Will she be able to rescue it using her beauty, charm, and wits?

Hook now reads: Scarlett O’Hara is a Southern belle, desperate to save her family plantation. The Civil War is destroying everything she knows. Will she be able to rescue it using her beauty, charm, and wits?

5. Adorn, Embellish, Finesse

Then it’s time to adorn, embellish, and finesse. Beef the sentences up with adjectives and mentions of settings and names.

Feisty Scarlett O’Hara is a Southern belle, desperate to save her family’s plantation, Tara, as the Civil War rages. Her father’s creditors are baying at the door. Armed with beauty, charm, and wits, Scarlett schemes her way out of dire straits. But is it enough to rescue Tara?

Voila!  You have a hook.

What Is Developmental Editing?

May 26th, 2015

(For the purposes of this post, I discuss developmental editing as it applies to trade fiction books.)

What Is Developmental Editing?

Developmental editing refers to editing that aims to improve the overall content and structure of a manuscript. Developmental editing is very different from its cousins, proofreading and

Copyeditor Bible

Copyeditor Bible

copyediting, types of editing that ensure that a manuscript’s grammar, punctuation, and spelling are in accordance with rules codified in reference books such as the Chicago Manual of Style and The AP Stylebook.  By contrast, developmental editing takes on topics such as pacing, plot, characterization, and setting. There are no set rules to abide by; instead, the developmental editors draw upon their instincts, experience, and a lifetime of heavy reading to help a manuscript reach its fullest potential.

Most published books go through at least one round of developmental editing. Developmental editing is not for the faint hearted. It can lead to major changes in a book. Characters can be merged, entire plots can be tossed out, settings can switch hemispheres, and so forth. But, in the end, it’s all worth it. Books that haven’t gone through developmental editing are often baggy, unwieldy, and unfocused. On their own, many authors just cannot bear to cut their darlings—and sometimes every word is a darling.

Who Does Developmental Editing?

The most esteemed developmental editors have garnered their share of fame. You might have heard of Doubleday’s Gerry Howard, who edited David Foster Wallace and Bret Easton Ellis (and memorably writes about their feud here) or of Dutton’s Julie Strauss-Gabel, John

Maxwell Perkins, developmental editing specialist of yesteryear.

Maxwell Perkins, developmental editing specialist of yesteryear.

Green’s editor, who was recently featured in the New York Times. Modern history’s most famous developmental editor is probably legendary Scribner editor Maxwell E. Perkins, who edited F. Scott Fitzgerald and Thomas Wolfe, and now has an award named after him given by the Center for Fiction.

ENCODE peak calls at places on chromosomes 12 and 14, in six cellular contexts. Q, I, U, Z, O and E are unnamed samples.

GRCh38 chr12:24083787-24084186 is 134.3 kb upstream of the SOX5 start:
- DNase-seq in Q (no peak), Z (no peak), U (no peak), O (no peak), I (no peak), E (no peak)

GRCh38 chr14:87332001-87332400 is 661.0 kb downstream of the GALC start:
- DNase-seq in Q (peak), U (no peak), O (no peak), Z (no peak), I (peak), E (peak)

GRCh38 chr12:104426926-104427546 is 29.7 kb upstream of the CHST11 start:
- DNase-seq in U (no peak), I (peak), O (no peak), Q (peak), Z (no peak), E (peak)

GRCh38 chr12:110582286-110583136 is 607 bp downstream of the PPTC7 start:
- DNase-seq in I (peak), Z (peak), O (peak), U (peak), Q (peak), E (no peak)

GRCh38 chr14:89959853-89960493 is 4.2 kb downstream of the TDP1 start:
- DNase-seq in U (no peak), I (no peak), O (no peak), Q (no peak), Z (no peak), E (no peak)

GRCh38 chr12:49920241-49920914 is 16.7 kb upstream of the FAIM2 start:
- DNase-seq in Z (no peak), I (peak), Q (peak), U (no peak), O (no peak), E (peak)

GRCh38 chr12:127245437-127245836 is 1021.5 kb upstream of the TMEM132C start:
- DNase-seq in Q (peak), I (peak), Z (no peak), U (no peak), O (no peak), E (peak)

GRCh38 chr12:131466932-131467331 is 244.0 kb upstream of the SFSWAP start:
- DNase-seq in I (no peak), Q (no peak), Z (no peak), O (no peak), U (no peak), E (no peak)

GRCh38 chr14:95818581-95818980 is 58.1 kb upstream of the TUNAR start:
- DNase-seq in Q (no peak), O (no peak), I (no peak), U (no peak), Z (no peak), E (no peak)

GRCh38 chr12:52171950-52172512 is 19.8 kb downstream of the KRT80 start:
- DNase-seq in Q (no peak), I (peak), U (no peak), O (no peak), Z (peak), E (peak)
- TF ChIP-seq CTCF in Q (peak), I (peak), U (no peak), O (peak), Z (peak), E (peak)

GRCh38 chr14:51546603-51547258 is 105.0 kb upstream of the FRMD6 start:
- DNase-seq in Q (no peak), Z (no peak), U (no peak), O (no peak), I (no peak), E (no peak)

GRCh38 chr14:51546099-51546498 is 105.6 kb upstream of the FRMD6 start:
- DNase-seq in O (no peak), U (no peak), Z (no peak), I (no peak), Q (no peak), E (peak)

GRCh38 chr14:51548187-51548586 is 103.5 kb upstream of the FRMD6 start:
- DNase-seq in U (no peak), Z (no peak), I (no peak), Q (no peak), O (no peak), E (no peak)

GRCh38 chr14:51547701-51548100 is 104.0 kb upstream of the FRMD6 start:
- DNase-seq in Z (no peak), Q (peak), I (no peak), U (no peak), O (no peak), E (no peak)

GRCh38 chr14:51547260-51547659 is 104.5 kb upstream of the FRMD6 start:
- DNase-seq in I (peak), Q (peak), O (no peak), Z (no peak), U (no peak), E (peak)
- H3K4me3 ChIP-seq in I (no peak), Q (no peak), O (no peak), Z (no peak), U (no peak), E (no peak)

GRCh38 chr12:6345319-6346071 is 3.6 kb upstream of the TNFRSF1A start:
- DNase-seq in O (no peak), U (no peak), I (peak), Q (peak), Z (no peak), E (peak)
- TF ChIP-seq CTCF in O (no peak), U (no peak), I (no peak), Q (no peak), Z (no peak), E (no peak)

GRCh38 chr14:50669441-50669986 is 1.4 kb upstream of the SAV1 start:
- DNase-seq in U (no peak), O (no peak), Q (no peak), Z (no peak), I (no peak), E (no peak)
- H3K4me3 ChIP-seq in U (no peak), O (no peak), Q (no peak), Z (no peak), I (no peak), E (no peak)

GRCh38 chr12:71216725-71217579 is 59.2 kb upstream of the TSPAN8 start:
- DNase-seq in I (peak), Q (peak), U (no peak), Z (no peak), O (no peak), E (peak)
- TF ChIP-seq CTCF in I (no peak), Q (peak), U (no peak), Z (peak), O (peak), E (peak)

The description of who the recipients of the Maxwell E. Perkins Award should be serves as an elegant definition of the ideal developmental editor. It’s one who“has discovered, nurtured, and championed” writers. Developmental editors are close to authors. In terms of psychic distance, one could say that they are closer to the author than they are to copyeditors and proofreaders.

Developmental editors can be found in publishing houses where they are usually known simply as editors (or editors-in-chief, associate editors, or assistant editors)at publishing houses. Agents do developmental editing, though to varying degrees. Some of the larger agencies even have in-house editors who edit client manuscripts, either before submission and at times when the novel is already under contract with a publishing house.

With the surge in indie publishing and the desire to rise to the top of the slush pile quickly, there is also increasing demand for freelance developmental editors such as Rock Editorial Services. Developmental editing can also be done by beta readers and critique partners. These are people, usually fellow writers, who will do developmental editing for you in exchange for you doing developmental editing for them.

What Form Does Developmental Editing Take?

Developmental editing comes in two basic forms: editorial letters and developmental line-editing.

Editorial letters tend to be the first step in the editorial process. They deal with big-picture changes needed in the manuscript. Although they might reference occasional scenes, they rarely reference specific dialogue and often are more general, discussing in terms of plots and settings. They are usually three to five pages, but I’ve seen ten-page editorial letters before! Here’s a sample editorial letter from Rock Editorial Services, given with permission from the recipient.

Developmental line editing usually comes after one or two rounds of editing based on editorial letters. Line editing comes in the form of comments and markings in the margins and between the lines. These days, it’s all handled through the brightly colored manipulations of Microsoft Word’s Track Changes. Line edits are more targeted than editorial letters. They zeroing in on scenes and sentences in ways. Sometimes developmental line editing borders on copyediting. A line-edited manuscript can be overwhelming. The comment bubbles